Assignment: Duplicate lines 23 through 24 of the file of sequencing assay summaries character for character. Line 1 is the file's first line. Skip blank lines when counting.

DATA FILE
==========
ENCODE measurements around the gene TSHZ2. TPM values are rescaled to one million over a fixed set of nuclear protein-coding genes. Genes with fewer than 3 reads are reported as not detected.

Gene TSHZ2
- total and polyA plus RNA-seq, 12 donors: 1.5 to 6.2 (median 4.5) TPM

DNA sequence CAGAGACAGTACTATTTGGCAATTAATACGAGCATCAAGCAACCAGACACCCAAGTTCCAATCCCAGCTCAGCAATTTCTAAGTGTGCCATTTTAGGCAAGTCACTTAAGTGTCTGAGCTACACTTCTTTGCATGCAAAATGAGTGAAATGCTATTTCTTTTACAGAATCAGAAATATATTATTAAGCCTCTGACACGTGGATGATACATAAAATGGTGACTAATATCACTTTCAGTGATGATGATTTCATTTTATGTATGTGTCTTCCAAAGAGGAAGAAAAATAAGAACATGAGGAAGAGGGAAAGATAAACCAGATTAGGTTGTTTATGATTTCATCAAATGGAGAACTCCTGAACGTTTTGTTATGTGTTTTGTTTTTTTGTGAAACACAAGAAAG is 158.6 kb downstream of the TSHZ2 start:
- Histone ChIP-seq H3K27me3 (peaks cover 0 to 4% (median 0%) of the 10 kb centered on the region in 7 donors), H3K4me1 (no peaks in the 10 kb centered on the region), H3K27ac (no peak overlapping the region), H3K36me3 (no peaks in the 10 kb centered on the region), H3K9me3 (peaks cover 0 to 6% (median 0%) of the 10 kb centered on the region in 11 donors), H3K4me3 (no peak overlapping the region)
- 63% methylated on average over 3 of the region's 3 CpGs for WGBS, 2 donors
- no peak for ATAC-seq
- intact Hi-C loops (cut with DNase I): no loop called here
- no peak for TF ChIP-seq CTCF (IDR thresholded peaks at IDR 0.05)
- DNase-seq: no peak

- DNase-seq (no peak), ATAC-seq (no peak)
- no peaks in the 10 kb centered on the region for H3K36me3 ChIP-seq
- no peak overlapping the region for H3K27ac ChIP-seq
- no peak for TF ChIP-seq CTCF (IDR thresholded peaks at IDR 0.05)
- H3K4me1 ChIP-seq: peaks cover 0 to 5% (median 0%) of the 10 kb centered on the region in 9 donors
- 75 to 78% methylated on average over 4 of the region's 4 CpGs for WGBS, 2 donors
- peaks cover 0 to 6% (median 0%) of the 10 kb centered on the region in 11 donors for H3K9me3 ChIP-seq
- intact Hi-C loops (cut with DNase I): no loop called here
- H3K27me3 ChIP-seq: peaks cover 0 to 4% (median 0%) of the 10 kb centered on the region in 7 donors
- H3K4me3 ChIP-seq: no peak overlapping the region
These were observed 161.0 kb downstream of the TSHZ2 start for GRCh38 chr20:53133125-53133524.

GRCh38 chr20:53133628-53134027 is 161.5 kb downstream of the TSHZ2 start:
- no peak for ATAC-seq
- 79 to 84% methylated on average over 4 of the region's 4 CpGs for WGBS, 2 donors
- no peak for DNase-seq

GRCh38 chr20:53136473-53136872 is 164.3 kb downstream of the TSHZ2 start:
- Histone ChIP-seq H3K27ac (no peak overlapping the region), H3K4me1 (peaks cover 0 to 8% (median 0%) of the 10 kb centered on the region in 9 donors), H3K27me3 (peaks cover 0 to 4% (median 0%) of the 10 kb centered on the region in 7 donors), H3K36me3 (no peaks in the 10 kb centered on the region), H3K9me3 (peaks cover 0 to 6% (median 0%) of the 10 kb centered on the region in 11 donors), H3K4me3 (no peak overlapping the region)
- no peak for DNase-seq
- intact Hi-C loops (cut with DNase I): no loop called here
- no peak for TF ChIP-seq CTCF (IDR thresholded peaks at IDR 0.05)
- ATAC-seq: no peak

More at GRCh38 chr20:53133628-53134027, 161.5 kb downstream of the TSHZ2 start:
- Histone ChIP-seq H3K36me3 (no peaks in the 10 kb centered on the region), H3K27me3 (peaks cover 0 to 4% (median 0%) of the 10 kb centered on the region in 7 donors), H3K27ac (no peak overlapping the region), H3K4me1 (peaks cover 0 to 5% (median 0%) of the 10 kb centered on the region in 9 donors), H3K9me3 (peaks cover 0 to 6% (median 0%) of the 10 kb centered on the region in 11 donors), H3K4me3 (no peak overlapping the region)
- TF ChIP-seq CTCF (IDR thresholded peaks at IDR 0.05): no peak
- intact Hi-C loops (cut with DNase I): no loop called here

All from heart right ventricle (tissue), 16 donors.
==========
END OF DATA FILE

- no peak for ATAC-seq
- 79 to 84% methylated on average over 4 of the region's 4 CpGs for WGBS, 2 donors